It took him 93 days.
If you've ever taken to the water with a paddleboard on even a mildly rough day, you know that remaining upright is not the easiest feat.
So you'll be impressed to hear about Chris Bertish: an ambitious South African surfer who just became the first person in history to cross the Atlantic Ocean on a stand-up paddleboard. According to National Public Radio, Bertish powered through more than 4,050 nautical miles from Agadir Marina in Morocco to English Harbour in Antigua. It took him 93 days.
Throughout his journey, Bertish faced strong winds, swells, equipment failure, and sharks, according to SUP Magazine. He did it all with a 20-foot, high-tech board that featured GPS and weather forecasting equipment, solar panels, and a small space for sleeping.
He completed the trip at 8:32 a.m. on Thursday and was appropriately stoked about the accomplishment.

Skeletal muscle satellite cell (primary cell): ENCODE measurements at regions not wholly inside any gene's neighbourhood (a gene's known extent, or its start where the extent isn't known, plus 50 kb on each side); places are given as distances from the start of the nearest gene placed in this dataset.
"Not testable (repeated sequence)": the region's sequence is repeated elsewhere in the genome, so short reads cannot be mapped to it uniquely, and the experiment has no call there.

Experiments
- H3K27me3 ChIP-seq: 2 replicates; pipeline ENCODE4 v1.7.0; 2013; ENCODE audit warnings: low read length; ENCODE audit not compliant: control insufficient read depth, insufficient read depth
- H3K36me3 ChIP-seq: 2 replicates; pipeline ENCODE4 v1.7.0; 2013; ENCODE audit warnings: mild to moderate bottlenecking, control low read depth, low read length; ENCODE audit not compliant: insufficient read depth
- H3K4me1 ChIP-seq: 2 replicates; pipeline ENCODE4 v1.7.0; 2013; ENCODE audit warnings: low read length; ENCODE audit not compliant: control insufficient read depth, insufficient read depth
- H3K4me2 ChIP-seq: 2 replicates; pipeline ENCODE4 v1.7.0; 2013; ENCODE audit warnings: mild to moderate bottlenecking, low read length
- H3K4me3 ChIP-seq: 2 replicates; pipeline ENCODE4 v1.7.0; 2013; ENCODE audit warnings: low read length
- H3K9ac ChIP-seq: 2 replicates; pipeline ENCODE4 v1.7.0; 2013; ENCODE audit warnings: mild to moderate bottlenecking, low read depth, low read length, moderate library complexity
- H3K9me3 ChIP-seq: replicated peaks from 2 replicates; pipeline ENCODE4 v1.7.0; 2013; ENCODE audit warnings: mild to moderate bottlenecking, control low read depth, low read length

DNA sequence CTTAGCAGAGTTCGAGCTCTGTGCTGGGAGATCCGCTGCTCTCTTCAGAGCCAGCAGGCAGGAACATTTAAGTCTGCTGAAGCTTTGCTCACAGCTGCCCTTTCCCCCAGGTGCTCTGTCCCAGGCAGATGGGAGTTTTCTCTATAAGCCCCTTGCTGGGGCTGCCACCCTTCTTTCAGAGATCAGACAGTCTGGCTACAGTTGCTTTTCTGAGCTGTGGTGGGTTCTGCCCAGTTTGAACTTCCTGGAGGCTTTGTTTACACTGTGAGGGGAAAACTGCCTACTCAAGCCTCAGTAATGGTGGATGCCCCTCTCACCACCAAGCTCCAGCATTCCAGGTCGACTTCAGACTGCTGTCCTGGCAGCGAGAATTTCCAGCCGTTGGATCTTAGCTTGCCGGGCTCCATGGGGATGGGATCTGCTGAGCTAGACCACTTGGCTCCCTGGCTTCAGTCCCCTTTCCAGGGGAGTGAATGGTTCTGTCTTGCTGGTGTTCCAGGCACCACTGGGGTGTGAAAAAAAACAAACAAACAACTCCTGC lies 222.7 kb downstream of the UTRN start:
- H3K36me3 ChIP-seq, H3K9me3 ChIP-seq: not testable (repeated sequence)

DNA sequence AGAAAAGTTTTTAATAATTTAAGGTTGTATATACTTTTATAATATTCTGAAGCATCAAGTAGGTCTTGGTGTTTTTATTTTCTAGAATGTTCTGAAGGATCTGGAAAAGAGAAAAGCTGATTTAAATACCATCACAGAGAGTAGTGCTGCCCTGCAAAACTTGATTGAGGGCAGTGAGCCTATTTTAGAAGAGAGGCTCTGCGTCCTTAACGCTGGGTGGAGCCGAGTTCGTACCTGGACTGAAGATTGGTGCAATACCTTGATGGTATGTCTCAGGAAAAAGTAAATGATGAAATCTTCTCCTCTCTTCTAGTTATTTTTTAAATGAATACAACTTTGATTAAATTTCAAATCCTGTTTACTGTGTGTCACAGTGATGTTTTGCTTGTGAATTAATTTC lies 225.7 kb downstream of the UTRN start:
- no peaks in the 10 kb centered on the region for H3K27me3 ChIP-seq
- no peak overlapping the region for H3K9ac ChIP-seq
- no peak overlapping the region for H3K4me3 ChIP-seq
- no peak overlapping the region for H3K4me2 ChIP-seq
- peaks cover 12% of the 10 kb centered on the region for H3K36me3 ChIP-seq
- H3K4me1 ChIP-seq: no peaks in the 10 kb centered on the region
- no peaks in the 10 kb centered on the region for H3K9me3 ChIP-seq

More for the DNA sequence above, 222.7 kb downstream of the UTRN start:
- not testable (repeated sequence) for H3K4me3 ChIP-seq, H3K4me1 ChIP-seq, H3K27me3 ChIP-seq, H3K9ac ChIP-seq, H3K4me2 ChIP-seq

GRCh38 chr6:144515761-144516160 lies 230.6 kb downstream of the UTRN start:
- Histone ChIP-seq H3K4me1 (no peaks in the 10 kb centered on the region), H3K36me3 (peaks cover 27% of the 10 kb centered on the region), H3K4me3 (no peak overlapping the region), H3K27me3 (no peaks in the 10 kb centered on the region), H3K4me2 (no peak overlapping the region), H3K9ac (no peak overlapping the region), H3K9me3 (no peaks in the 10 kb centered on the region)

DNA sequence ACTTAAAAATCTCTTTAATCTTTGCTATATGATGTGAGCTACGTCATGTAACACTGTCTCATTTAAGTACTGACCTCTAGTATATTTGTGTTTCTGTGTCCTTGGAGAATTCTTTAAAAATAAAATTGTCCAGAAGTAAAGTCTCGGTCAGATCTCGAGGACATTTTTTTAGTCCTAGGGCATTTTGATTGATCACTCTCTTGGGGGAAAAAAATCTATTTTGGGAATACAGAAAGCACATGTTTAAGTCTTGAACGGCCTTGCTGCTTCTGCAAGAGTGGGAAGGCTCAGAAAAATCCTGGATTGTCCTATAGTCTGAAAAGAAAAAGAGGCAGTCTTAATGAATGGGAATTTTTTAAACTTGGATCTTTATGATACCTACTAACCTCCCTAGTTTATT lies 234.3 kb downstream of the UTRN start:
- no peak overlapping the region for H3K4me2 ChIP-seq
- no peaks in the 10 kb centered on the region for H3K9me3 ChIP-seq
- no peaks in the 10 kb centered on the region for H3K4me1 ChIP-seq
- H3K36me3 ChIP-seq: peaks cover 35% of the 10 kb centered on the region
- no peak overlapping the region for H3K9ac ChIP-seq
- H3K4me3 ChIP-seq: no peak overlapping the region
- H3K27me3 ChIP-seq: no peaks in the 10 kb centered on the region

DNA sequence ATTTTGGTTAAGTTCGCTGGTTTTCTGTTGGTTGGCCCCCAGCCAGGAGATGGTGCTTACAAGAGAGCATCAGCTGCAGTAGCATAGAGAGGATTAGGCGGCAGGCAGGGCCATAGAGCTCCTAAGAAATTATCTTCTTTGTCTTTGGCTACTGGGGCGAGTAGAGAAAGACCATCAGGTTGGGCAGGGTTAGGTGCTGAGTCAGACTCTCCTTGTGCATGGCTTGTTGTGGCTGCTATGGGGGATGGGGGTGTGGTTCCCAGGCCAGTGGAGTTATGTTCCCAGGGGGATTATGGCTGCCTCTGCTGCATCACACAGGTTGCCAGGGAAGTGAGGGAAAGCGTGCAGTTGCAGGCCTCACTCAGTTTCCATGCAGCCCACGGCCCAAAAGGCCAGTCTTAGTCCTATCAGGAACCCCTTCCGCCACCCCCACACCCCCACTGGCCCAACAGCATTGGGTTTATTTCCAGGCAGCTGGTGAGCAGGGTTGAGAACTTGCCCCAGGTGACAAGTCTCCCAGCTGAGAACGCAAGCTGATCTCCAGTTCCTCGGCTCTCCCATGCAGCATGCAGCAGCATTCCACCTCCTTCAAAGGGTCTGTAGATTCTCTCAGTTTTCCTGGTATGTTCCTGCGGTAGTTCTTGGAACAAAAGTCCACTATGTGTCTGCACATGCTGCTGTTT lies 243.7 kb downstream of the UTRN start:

"It's an incredible day," he wrote on his Facebook page, where he chronicled his travels via so-called captain's logs. "It's the culmination of [everything] I've been working on and towards for half a decade now and it's a day that will change history, the world, and both my life and the lives of millions of little children in South Africa forever!"
As cheering supporters waited on land to greet Bertish, his brothers joined in for his final paddle to shore.
The trip broke multiple records, NPR reported, including longest distance paddled alone in 24 hours (an outstanding 71.96 nautical miles). But upon finally stepping on dry land, Bertish revealed that he was most proud of raising money for charities Signature of Hope Trust, The Lunchbox Fund, and Operation Smile. As of his trip's completion, that number was more than $490,000.
How did Bertish celebrate such success? The same way anyone who'd been solo fighting the elements at sea for over three months would: by sitting down and digging into a good burger.